The scientific group of the Kepler space telescope released the
eighth and final version of the catalog of candidate planets, in which the list increased by 219 planets and reached 4,034 candidate planets. Ten of them are terrestrial in size and are in the habitable zone. That is, in the range of distances to the star, which allows for the existence of water in the liquid phase on the solid surface of the planet. This completes the processing of data from the first stage of the Kepler mission.
Of the 4034 candidate planets, 2335 are confirmed as exoplanets, and about 50 are detected as land-like planets in the habitable zone. Of these, more than 30 have already received confirmation.
The eighth catalog contains the most complete data collected in the first four years of the Kepler telescope. This is the latest catalog, which includes information from this part of the sky in the constellation Cygnus. For the final catalog, all the data collected in the first phase of the mission was reprocessed by the most advanced analytical methods, fully automatically. To make sure that no planets are missing from the analysis, a signal from the fake planets was added to the system - and they checked how the system detects it.
The telescope observed a limited portion of the starry sky. But the information collected is of the utmost scientific importance. It allows us to estimate the number of earth-like planets in the galaxy — planets on which water can exist, their own life and life-sustaining life.
In addition, the Kepler data suggest that small planets in space are divided into two distinct types. About half of them are rocky planets that look like Earth. And the second half is gaseous planets smaller than Neptune, hardly capable of supporting life. There are very few planets between these two groups. This is the conclusion reached by one group of scientists who published a scientific paper based on data from Kepler. Using a powerful telescope at the Keck Observatory, they measured with a high accuracy the radius of 2,000 Keplerian planets and 1,300 stars from its field of view.
Apparently, nature tends to make rocky planets up to 175% of the Earth’s size. Scientists can not yet understand why about half of the planets take in a small amount of hydrogen and helium, which dramatically inflates their size and brings them closer to the size of Neptune.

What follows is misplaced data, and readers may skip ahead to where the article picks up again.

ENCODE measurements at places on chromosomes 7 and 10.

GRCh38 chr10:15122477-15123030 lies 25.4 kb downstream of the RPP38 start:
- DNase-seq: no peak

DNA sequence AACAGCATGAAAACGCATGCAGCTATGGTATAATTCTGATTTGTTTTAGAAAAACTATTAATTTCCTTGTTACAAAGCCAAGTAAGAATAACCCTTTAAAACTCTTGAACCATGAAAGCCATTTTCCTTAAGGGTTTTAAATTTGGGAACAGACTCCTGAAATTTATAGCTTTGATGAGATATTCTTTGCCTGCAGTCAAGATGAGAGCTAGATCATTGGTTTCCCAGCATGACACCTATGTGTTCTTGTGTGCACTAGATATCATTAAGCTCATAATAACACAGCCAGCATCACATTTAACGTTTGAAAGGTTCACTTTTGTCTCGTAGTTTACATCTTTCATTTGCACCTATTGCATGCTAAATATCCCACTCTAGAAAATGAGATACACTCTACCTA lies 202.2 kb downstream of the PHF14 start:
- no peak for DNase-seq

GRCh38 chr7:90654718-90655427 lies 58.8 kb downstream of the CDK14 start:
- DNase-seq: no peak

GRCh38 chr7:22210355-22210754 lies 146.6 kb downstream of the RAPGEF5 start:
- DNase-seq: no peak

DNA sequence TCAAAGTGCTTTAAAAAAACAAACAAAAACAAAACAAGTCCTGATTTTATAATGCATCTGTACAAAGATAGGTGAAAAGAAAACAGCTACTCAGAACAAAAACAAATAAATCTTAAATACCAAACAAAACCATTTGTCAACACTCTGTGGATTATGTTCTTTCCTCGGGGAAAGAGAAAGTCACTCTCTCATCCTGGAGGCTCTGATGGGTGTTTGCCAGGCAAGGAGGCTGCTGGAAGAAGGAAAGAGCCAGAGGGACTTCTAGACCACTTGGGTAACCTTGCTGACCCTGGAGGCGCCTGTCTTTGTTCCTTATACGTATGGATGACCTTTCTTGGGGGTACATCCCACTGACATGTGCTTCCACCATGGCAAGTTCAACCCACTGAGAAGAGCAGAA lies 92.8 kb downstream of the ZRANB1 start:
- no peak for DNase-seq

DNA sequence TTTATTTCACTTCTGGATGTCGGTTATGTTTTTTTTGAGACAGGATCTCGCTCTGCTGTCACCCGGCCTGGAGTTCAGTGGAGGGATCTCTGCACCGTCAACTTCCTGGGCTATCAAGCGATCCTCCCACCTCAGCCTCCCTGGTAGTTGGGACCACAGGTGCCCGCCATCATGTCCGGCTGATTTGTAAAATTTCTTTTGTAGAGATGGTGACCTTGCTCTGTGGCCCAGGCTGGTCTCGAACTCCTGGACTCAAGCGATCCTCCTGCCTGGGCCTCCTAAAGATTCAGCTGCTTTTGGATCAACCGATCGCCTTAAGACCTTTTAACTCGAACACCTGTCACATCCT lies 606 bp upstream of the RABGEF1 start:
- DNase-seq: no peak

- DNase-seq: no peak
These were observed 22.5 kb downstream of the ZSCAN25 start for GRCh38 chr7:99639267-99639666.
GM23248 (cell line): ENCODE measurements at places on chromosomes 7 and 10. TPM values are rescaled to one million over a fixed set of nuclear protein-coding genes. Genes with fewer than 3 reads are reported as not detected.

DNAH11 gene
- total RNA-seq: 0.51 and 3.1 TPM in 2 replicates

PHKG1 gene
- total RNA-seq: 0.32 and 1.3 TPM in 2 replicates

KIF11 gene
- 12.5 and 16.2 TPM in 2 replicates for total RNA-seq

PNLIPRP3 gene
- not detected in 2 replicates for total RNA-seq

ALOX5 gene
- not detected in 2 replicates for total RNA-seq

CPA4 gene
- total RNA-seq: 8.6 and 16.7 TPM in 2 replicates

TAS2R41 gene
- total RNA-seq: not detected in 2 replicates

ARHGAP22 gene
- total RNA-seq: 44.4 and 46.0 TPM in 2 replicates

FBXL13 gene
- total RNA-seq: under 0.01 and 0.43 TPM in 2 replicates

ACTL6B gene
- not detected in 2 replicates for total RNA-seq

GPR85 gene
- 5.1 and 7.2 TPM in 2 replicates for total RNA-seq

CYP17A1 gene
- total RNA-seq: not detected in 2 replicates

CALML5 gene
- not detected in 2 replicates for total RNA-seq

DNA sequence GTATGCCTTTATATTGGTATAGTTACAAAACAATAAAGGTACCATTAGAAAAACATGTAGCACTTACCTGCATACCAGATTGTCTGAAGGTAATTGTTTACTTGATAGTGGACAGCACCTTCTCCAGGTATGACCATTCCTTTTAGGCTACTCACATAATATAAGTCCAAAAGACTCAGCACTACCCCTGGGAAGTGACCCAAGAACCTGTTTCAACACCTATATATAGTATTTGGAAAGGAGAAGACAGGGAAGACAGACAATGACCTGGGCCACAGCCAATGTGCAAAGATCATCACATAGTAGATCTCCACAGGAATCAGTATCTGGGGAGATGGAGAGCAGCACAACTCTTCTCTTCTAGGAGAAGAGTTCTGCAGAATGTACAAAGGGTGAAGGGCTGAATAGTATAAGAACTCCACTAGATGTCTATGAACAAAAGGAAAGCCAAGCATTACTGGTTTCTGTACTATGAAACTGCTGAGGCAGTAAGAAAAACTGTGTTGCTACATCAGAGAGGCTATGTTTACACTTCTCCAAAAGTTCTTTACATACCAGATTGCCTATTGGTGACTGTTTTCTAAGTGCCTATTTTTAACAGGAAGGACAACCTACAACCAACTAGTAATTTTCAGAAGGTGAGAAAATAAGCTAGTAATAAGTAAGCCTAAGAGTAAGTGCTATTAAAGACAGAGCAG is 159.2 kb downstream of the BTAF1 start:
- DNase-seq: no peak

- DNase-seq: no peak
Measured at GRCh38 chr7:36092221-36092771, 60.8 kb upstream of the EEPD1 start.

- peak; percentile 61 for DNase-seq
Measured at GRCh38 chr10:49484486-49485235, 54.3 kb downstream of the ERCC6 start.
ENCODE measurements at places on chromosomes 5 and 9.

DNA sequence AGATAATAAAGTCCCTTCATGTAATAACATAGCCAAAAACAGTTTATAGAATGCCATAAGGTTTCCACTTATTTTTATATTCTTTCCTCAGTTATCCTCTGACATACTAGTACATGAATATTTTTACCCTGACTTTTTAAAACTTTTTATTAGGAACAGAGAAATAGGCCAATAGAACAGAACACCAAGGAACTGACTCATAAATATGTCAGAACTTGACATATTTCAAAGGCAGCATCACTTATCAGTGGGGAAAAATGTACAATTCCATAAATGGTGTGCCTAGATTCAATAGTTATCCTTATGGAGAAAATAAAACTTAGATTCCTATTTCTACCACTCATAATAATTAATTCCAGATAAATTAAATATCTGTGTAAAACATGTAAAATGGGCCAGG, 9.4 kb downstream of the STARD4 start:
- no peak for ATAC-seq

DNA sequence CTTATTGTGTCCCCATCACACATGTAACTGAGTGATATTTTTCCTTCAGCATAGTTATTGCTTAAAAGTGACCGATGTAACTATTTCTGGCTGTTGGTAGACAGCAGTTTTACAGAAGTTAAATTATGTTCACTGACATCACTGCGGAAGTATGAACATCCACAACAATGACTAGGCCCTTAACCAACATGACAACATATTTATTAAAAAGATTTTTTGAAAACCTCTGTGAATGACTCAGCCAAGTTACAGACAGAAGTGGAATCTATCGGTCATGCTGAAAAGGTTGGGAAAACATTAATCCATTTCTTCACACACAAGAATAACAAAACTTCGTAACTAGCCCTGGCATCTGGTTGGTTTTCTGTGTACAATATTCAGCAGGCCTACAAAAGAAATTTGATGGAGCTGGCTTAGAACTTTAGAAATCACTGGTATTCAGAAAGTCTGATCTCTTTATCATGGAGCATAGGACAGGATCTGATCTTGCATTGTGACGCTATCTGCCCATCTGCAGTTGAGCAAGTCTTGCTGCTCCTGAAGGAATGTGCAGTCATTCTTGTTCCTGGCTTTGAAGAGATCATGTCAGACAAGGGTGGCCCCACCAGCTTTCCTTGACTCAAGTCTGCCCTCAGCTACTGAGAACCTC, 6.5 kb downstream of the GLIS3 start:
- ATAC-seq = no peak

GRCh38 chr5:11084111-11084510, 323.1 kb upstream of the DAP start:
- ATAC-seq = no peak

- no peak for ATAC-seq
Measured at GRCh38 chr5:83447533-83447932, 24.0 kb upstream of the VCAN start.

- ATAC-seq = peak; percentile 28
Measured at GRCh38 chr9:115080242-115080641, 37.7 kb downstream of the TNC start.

But still, Earth-sized planets in the galaxy are very common.
Ten new candidate planets in the habitable zone from the Keplerian catalog are shown in the illustration. All of them have a size of less than 200% of the earth. The conservative habitable zone is depicted by a light green field, the optimistic region is added by a dark green one. Almost all the planets are in the orbit of stars with temperatures close to the Sun (about 5800 K).
These discoveries are important in our future search for extraterrestrial life. The telescope will go down in history - it first showed the planets, such as the Earth, about the same size and in the same orbit. Such data are missing in the results of any other telescope. Kepler is the only one capable of finding planets in a relatively distant orbit from its native star, with sidereal periods of more than 100 days.
The Kepler catalog will become the foundation for further study, how widespread are exoplanets in the galaxy, and what types they break down. “Understanding the frequency of their occurrence in the galaxy will help design future NASA missions in a direct survey of another Earth,” said Mario Perez, a Kepler scientist from the NASA astrophysics department of the Office of Scientific Missions.The illustration shows the Kepler telescope field of vision. Each rectangle corresponds to a specific region that is processed by each CCD element of the Kepler photometer. The telescope has 42 CCD elements of 5 × 2.5 cm, resolution of 2200 × 1024 pixels, in pairs. Each pair forms a square, and the total resolution of the matrix is 95 megapixels. Data from the matrix is removed every 6 seconds, reaches the saturation limit and is summed up in the on-board computer for 30 seconds for each pixel. The receiver bandwidth is 430-890 nm. Stars of up to 16th magnitude are available for observation.
The astronomical satellite with the Kepler space telescope is the first ever device created to search for exoplanets. The observatory could simultaneously observe more than 100 thousand stars. The launch of the device took place on March 6, 2009, on May 12, 2013, Kepler failed, and on April 11, 2016, control over the telescope was restored.
In the second part of the mission, after the restoration of control, Kepler will continue to monitor other parts of the sky, search for interesting astronomical objects and more detailed research of interesting systems, such as TRAPPIST-1
with seven earth-like planets.
The Kepler telescope is looking for planets using transit photometry based on observations of the passage of the planet against the background of a star. This method allows you to determine the size of the planet, and in combination with the Doppler method - the density of the planet. It also provides information on the presence and composition of the atmosphere.
Detailed information on each planet can be found on the NASA Exoplanet Archive
website. This data warehouse contains information not only from Kepler, but also from other tools. For example, below is the statistics for all exoplanets found to date.
“We like to think that in this study, planets are classified in the same way that biologists identify new species of animals,” said Benjamin Fulton, a doctoral candidate at the University of Hawaii in Manoa and lead author of the Keplerian Planets classification work. “Finding two separate groups of exoplanets as a discovery that mammals and lizards constitute two branches of evolution.”